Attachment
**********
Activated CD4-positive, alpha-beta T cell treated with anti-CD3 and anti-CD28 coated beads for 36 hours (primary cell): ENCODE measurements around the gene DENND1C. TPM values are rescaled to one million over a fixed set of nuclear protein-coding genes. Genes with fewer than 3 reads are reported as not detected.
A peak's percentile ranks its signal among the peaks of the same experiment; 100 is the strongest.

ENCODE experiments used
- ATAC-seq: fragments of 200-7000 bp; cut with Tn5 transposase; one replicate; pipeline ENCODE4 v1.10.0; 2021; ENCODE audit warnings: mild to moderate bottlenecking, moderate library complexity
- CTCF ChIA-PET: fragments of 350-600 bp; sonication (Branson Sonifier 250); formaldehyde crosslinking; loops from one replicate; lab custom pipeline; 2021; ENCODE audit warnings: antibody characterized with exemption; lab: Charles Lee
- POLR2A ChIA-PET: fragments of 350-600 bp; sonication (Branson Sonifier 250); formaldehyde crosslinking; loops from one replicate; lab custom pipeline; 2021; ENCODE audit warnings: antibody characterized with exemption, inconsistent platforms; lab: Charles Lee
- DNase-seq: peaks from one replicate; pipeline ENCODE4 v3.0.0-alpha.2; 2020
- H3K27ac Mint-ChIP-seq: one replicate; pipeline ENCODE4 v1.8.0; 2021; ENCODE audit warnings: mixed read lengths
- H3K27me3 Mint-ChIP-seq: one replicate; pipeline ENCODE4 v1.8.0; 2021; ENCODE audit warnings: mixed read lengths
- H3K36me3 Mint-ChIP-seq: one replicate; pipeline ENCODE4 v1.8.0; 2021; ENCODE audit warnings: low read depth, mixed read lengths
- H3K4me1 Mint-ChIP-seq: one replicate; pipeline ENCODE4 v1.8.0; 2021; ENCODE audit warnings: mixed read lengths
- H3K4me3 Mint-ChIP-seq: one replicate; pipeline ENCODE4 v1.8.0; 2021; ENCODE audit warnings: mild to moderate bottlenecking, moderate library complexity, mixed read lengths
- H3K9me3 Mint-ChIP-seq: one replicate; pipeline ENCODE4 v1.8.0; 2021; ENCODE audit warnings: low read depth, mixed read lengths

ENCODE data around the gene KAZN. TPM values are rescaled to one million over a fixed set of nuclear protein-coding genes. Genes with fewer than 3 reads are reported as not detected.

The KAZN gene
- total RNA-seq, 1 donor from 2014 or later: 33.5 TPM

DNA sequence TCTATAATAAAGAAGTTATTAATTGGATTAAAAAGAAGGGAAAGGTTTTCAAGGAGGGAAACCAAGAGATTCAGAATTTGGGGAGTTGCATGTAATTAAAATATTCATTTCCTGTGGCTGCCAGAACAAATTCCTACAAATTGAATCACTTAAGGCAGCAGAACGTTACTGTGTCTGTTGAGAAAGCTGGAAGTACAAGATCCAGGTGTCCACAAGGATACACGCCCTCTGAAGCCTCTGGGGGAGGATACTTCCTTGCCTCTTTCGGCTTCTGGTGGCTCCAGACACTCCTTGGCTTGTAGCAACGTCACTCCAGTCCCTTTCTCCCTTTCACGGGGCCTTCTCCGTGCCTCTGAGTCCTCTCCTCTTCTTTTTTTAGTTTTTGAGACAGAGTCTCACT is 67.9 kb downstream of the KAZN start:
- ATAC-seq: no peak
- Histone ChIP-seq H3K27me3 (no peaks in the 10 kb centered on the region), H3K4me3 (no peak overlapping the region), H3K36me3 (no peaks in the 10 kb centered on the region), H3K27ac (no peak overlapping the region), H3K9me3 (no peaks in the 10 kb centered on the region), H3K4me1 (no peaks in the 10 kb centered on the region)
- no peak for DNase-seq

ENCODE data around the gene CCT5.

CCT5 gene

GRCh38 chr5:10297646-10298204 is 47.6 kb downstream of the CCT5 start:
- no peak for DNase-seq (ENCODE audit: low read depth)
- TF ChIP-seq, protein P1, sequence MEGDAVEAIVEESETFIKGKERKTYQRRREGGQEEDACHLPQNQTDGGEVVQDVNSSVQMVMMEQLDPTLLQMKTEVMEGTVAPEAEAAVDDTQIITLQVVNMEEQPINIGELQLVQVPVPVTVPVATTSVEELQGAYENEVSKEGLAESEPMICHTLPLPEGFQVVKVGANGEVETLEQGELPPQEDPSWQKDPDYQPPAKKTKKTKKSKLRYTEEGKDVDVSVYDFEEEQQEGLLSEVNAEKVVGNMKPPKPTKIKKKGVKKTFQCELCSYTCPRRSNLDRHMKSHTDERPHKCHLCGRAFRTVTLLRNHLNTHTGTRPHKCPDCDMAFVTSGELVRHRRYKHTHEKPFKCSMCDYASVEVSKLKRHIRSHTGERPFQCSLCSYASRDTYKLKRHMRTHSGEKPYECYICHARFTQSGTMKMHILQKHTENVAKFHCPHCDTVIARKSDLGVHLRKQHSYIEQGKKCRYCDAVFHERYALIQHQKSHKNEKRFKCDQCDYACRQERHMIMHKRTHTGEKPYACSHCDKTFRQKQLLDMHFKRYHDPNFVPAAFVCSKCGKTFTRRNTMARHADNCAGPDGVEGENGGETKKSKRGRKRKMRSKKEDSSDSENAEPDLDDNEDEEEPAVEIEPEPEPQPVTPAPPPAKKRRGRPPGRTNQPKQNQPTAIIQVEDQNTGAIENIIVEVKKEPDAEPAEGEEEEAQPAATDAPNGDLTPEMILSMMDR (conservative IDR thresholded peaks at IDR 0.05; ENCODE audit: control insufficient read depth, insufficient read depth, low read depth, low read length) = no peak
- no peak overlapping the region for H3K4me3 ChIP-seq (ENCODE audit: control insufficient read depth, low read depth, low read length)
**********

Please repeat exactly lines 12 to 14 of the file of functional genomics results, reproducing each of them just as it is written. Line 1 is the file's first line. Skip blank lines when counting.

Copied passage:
- H3K4me3 Mint-ChIP-seq: one replicate; pipeline ENCODE4 v1.8.0; 2021; ENCODE audit warnings: mild to moderate bottlenecking, moderate library complexity, mixed read lengths
- H3K9me3 Mint-ChIP-seq: one replicate; pipeline ENCODE4 v1.8.0; 2021; ENCODE audit warnings: low read depth, mixed read lengths

ENCODE data around the gene KAZN. TPM values are rescaled to one million over a fixed set of nuclear protein-coding genes. Genes with fewer than 3 reads are reported as not detected.